Background: In accordance with WHO guidelines, people with HIV infection in Botswana receive daily isoniazid preventive therapy against tuberculosis without obtaining a tuberculin skin test, but duration of prophylaxis is restricted to 6 months. We aimed to assess effectiveness of extended isoniazid therapy.
Methods: In our randomised, double-blind, placebo-controlled trial we enrolled adults infected with HIV aged 18 years or older at government HIV-care clinics in Botswana. Exclusion criteria included current illness such as cough and an abnormal chest radiograph without antecedent tuberculosis or pneumonia. Eligible individuals were randomly allocated (1:1) to receive 6 months' open-label isoniazid followed by 30 months' masked placebo (control group) or 6 months' open-label isoniazid followed by 30 months' masked isoniazid (continued isoniazid group) on the basis of a computer-generated randomisation list with permuted blocks of ten at each clinic. Antiretroviral therapy was provided if participants had CD4-positive lymphocyte counts of fewer than 200 cells per μL. We used Cox regression analysis and the log-rank test to compare incident tuberculosis in the groups. Cox regression models were used to estimate the effect of antiretroviral therapy. The trial is registered at ClinicalTrials.gov, number NCT00164281.
Findings: Between Nov 26, 2004, and July 3, 2009, we recorded 34 (3·4%) cases of incident tuberculosis in 989 participants allocated to the control group and 20 (2·0%) in 1006 allocated to the continued isoniazid group (incidence 1·26% per year vs 0·72%; hazard ratio 0·57, 95% CI 0·33-0·99, p=0·047). Tuberculosis incidence in those individuals receiving placebo escalated approximately 200 days after completion of open-label isoniazid. Participants who were tuberculin skin test positive (ie, ≥5 mm induration) at enrolment received a substantial benefit from continued isoniazid treatment (0·26, 0·09-0·80, p=0·02), whereas participants who were tuberculin skin test-negative received no significant benefit (0·75, 0·38-1·46, p=0·40). By study completion, 946 (47%) of 1995 participants had initiated antiretroviral therapy. Tuberculosis incidence was reduced by 50% in those receiving 360 days of antiretroviral therapy compared with participants receiving no antiretroviral therapy (adjusted hazard ratio 0·50, 95% CI 0·26-0·97). Severe adverse events and death were much the same in the control and continued isoniazid groups.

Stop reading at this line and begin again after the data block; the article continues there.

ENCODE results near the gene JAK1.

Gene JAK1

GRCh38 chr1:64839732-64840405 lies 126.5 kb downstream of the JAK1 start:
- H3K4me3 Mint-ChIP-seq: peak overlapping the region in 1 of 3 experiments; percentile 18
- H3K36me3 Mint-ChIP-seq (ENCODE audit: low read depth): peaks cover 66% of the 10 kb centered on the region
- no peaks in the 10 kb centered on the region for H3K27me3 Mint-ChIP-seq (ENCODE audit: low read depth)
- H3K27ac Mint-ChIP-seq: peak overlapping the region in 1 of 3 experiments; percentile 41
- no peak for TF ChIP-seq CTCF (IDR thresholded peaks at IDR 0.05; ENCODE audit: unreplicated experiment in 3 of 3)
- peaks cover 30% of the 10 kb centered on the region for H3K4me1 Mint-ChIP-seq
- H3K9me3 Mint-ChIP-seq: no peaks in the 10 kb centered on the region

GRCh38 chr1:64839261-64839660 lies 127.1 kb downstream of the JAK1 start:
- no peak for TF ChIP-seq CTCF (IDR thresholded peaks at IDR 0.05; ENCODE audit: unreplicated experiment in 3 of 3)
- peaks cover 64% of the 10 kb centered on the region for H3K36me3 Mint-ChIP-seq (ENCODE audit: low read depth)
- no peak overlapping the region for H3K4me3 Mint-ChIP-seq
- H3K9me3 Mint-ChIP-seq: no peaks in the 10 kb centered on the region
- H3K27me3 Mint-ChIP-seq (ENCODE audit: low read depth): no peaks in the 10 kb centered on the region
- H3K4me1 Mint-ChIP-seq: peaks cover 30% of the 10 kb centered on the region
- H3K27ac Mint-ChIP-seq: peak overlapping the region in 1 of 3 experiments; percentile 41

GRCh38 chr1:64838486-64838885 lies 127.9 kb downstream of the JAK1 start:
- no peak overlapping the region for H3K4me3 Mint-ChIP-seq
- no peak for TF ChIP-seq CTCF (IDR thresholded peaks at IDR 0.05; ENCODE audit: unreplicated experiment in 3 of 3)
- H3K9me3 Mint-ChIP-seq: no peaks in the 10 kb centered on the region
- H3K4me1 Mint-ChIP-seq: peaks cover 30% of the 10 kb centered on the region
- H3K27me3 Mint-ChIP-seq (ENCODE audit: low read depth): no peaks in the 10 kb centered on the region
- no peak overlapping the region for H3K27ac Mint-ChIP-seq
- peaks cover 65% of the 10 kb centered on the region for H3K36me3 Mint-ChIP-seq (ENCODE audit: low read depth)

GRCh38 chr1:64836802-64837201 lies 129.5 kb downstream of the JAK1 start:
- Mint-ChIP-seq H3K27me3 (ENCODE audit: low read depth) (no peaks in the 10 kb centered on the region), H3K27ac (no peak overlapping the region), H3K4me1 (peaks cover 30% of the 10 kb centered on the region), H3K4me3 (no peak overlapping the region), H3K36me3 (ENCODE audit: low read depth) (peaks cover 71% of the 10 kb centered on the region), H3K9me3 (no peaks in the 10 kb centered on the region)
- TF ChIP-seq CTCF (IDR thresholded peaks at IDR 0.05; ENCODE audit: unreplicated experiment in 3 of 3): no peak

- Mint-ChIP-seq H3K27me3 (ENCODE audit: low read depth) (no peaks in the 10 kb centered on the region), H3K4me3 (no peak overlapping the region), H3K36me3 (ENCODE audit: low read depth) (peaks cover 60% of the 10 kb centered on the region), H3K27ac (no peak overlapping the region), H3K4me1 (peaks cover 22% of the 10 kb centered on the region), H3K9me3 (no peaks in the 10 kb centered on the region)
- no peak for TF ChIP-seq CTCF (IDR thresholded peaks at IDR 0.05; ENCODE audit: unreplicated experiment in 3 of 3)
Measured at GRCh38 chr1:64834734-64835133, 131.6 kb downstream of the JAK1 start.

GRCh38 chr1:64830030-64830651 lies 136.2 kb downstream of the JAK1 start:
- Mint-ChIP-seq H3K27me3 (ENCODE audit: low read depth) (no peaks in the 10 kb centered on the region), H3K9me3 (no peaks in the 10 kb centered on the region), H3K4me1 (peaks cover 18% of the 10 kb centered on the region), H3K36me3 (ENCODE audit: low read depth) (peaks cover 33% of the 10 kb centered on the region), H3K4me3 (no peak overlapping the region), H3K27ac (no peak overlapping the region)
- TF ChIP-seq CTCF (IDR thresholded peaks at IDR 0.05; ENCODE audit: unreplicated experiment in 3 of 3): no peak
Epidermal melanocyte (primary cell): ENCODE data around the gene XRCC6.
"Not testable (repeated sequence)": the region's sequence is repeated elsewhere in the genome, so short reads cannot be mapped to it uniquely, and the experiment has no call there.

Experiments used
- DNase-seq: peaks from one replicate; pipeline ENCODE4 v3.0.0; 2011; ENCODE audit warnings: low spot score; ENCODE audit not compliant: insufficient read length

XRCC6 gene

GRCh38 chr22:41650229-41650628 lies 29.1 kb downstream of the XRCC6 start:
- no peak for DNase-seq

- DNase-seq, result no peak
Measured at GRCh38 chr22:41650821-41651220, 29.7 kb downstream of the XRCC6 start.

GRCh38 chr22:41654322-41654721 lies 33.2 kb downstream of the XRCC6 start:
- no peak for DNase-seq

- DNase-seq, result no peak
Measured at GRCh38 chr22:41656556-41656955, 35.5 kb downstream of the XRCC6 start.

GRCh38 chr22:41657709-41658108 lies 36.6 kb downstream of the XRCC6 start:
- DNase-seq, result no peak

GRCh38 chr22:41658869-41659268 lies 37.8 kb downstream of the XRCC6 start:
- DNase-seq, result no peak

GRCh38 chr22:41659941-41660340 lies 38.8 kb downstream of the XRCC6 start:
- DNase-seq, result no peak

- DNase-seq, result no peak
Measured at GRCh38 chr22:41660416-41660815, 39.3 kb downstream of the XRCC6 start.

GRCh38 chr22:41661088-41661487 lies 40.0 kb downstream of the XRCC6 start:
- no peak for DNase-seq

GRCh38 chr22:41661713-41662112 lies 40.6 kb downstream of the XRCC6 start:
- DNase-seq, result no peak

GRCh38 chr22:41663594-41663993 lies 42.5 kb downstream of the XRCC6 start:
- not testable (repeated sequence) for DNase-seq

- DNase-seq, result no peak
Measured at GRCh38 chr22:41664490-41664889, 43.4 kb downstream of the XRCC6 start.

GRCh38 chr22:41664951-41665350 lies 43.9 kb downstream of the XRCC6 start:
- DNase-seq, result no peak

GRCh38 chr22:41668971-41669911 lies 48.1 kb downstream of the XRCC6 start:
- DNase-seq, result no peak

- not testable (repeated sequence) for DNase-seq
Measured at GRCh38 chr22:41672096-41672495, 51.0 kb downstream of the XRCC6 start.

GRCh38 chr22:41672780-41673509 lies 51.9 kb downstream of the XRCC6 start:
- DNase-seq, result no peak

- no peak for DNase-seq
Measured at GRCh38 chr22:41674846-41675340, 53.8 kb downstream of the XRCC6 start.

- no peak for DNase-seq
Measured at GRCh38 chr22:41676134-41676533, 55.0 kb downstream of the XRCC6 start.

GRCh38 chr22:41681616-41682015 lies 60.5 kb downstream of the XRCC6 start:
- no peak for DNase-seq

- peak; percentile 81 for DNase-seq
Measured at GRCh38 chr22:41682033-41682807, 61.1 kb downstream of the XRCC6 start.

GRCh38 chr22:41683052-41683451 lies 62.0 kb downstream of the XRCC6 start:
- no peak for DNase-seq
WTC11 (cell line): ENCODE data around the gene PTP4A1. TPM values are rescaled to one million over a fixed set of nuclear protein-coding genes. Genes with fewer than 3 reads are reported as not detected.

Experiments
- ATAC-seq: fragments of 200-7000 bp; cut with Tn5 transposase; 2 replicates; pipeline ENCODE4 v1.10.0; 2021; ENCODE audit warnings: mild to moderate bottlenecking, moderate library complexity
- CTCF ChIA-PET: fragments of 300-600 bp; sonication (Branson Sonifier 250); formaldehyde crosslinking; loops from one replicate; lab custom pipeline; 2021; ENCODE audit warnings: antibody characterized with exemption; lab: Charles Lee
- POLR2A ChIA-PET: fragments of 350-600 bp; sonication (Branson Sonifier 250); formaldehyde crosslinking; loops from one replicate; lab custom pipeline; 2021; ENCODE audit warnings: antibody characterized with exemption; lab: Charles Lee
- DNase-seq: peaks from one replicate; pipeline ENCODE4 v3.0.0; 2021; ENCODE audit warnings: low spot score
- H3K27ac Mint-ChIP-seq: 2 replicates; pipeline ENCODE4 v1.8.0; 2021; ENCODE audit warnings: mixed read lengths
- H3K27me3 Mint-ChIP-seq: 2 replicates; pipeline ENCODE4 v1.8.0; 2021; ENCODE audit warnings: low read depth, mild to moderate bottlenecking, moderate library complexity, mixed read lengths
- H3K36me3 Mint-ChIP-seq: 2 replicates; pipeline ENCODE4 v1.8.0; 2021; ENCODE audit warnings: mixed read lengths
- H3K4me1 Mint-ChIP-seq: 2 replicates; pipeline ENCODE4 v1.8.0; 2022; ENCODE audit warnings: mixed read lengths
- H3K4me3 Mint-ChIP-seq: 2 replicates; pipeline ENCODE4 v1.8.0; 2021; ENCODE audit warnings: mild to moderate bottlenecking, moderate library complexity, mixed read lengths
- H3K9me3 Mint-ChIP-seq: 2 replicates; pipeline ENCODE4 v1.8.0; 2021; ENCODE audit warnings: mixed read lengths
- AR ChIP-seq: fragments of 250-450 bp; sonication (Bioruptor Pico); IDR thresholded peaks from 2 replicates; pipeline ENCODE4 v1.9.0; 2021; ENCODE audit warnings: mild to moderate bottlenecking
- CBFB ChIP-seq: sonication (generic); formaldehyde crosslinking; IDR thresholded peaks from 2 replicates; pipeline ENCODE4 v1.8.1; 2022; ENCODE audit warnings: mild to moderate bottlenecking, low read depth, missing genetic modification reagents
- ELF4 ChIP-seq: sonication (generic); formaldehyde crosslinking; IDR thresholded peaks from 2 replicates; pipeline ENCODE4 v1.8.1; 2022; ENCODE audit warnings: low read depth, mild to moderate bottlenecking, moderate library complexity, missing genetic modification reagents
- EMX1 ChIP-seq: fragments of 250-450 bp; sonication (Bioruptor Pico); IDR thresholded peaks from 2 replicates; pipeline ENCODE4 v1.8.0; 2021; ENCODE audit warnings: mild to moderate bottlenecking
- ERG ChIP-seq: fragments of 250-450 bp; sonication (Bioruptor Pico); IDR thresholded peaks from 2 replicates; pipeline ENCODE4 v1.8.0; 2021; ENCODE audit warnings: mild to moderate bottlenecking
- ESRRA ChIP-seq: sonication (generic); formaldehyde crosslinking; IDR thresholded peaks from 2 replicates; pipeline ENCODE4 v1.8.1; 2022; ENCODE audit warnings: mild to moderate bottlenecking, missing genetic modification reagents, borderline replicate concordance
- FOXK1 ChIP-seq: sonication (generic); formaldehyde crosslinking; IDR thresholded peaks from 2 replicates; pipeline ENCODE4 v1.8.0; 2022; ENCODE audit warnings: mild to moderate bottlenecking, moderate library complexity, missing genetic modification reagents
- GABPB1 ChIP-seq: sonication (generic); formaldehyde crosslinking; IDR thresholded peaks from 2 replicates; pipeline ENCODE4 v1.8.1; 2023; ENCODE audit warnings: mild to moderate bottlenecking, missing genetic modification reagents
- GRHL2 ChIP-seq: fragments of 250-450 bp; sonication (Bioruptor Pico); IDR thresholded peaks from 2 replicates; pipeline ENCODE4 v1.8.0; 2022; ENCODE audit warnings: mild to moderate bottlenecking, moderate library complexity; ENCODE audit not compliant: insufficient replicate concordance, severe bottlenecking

Interpretation: In a tuberculosis-endemic setting, 36 months' isoniazid prophylaxis was more effective for prevention of tuberculosis than was 6-month prophylaxis in individuals with HIV infection, and chiefly benefited those who were tuberculin skin test positive.
Funding: US Centers for Disease Control and Prevention and US Agency for International Development.
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